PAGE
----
Harvard Women's Health Watch

By the way, doctor: What can I do to prevent cataracts?

Q. Is it true that cataracts are made of calcium? Can I do anything to avoid getting a cataract? What about diet?

A. A cataract is a vision-clouding area in the lens of the eye. About half of all people ages 65 to 74, and 70% of those ages 75 and over, develop cataracts, which are the leading cause of blindness worldwide. Fortunately, surgery is safe and effective; in places like the United States, where it's one of the most common operations performed, it leads to improved vision in about 90% of cases.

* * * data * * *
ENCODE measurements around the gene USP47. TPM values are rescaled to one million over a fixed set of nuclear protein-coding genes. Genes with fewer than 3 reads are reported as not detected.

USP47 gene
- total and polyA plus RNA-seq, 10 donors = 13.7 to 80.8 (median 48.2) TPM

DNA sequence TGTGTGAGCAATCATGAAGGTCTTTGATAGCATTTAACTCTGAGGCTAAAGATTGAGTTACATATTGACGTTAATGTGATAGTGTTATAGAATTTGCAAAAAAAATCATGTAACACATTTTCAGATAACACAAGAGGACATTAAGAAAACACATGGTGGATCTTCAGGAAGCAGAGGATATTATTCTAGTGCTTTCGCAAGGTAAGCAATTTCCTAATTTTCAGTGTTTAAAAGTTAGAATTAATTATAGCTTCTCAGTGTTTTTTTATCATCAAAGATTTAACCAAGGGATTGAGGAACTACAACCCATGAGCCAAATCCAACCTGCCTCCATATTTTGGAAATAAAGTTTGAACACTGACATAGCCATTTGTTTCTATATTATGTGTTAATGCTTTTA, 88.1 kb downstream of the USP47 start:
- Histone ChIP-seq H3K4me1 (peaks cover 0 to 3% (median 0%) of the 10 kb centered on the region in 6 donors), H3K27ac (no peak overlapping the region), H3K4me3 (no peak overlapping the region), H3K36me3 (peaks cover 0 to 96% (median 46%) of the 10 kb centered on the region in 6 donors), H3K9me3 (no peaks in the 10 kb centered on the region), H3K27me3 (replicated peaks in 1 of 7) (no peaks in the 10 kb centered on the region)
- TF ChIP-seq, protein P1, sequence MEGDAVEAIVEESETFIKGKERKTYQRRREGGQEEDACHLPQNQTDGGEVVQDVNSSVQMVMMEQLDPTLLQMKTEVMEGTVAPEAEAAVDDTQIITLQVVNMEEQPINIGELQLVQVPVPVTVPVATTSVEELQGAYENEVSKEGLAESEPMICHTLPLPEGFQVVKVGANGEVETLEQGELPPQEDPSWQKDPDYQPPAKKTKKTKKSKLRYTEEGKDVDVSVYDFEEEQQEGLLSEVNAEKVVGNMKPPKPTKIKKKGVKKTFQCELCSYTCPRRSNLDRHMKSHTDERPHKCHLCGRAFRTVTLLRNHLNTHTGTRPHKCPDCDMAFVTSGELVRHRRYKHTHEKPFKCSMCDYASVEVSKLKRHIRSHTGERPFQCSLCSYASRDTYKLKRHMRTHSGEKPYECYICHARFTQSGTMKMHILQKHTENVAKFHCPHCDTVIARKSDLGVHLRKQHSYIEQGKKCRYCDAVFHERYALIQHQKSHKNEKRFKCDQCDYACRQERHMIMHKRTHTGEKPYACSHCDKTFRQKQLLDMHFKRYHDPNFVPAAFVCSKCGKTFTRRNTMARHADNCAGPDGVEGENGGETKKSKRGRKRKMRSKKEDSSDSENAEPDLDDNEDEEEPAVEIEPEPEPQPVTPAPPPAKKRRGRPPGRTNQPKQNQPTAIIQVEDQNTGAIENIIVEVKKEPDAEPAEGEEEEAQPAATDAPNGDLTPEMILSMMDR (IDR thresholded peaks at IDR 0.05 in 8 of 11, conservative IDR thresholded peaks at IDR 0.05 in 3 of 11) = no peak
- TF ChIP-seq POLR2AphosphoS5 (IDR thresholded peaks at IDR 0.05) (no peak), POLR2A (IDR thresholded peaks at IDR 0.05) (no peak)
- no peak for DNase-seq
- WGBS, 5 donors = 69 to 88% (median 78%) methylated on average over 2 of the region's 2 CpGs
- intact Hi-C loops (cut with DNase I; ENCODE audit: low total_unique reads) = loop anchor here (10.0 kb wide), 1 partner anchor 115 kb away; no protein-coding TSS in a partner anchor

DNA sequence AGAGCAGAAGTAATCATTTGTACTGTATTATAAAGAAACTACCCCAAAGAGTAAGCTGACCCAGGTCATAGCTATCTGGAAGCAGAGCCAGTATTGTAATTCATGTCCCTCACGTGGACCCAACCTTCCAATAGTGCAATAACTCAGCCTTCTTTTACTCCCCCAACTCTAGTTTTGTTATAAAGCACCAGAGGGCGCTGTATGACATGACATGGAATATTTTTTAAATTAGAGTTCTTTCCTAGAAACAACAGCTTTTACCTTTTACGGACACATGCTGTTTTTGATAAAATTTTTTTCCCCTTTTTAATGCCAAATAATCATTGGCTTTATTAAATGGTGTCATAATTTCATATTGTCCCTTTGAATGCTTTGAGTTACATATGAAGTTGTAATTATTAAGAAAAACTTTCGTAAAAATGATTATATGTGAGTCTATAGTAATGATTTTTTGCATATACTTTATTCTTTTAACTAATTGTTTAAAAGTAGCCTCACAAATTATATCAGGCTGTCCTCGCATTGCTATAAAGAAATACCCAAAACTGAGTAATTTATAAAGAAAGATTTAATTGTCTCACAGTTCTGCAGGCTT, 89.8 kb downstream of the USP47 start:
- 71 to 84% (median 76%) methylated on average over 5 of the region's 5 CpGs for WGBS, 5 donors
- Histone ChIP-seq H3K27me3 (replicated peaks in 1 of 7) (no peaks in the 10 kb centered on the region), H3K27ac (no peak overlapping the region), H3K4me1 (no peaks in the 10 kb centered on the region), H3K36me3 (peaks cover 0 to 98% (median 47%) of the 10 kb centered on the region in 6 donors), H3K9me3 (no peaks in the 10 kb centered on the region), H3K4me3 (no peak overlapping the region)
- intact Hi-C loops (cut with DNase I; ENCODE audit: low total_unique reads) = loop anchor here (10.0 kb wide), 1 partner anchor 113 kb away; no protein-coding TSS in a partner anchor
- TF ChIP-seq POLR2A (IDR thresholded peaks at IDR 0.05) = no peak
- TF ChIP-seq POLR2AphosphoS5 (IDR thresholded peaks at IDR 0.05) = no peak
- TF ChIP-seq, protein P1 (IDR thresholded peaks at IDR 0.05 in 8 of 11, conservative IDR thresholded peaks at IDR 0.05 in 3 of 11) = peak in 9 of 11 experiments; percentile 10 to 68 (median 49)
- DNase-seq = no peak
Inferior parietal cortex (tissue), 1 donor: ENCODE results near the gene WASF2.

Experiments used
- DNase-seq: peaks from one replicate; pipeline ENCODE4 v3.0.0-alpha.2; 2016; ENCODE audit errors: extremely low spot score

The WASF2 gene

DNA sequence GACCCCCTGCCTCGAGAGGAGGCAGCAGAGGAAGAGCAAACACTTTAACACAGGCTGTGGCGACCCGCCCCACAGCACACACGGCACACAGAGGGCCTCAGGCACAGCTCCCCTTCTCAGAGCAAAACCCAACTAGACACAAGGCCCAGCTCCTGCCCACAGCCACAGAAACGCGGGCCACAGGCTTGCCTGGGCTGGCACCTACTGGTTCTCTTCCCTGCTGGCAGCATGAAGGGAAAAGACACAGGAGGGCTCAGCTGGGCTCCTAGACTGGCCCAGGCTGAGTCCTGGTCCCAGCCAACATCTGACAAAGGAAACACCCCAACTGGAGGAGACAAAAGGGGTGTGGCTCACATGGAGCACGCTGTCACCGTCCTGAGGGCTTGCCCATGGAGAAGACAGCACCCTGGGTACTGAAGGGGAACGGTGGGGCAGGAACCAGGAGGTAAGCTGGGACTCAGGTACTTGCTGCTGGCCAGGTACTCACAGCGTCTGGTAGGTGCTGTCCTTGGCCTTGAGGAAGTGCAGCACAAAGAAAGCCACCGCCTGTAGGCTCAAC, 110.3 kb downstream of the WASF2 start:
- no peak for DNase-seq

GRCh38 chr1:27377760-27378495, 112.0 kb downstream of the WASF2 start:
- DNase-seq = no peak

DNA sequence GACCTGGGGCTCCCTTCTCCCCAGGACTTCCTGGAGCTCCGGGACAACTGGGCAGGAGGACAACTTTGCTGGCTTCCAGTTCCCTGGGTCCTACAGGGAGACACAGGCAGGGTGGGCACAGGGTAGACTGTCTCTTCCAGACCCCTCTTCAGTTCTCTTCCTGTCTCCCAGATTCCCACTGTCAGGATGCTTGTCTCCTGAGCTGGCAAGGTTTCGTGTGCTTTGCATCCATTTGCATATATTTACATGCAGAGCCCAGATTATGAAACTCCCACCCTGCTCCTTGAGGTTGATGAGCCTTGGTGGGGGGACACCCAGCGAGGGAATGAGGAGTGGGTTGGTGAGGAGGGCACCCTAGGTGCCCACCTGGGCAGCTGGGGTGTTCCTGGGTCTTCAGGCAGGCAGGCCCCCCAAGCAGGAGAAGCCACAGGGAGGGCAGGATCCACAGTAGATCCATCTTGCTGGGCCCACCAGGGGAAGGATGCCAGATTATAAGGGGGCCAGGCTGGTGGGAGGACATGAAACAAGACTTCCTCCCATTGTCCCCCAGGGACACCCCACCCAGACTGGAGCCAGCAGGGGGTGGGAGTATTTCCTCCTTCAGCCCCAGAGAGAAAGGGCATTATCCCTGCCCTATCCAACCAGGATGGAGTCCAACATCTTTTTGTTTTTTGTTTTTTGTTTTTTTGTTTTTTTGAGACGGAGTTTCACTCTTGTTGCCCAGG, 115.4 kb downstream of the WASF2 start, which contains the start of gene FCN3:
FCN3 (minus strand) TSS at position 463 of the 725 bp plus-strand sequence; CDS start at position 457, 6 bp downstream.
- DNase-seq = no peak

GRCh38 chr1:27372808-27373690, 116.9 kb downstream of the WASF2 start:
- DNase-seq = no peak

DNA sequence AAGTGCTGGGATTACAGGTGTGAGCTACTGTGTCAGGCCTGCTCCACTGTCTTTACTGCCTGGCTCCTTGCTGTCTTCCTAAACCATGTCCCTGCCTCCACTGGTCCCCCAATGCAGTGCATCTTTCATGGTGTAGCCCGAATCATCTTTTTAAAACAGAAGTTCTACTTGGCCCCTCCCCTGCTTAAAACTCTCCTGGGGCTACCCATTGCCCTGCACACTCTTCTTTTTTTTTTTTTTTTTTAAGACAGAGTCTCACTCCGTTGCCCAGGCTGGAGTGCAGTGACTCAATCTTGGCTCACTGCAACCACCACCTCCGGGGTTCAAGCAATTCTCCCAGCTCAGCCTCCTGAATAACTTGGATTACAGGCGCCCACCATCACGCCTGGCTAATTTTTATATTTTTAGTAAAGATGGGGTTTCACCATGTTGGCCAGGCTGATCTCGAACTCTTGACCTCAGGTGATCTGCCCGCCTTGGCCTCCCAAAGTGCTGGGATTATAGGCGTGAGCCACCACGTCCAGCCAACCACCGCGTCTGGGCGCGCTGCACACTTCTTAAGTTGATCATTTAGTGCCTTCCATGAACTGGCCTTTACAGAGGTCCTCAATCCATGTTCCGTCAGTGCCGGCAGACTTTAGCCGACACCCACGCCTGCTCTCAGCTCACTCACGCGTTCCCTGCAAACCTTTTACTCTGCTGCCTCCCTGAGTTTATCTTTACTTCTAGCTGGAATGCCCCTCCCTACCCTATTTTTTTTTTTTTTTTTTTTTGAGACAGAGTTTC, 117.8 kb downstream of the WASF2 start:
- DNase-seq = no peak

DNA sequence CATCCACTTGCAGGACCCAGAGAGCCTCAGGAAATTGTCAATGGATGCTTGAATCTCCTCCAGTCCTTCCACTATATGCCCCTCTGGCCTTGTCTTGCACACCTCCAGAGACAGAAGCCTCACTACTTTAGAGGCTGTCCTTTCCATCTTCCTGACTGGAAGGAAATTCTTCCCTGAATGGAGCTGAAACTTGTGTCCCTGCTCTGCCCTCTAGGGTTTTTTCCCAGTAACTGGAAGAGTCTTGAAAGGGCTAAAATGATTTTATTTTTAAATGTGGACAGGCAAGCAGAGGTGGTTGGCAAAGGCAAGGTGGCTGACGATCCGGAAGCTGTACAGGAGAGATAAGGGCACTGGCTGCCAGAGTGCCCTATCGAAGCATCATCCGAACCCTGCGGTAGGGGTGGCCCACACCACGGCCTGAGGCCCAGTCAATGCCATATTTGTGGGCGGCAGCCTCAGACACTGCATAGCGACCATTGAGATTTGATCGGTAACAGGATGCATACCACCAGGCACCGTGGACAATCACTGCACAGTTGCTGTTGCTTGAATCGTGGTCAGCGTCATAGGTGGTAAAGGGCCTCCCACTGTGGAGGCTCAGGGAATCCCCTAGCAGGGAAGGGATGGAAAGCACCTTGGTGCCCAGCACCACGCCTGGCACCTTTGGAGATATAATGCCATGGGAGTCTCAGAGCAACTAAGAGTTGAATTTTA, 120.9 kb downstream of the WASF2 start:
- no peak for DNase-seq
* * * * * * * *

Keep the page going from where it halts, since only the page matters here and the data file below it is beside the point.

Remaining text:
Cataracts aren't made of calcium but rather of clumps of protein. Normally, the lens of the eye works like a camera lens to focus light on the retina at the back of the eye (see illustration) and to adjust the eye's focus, which allows us to see things clearly at varying distances. The cells of the lens are composed of water and protein arranged in a way that keeps the lens clear. For reasons that aren't fully understood, the protein molecules may clump together and start to cloud the lens. This is the beginning of a cataract. The effect has been likened to cooking an egg white.

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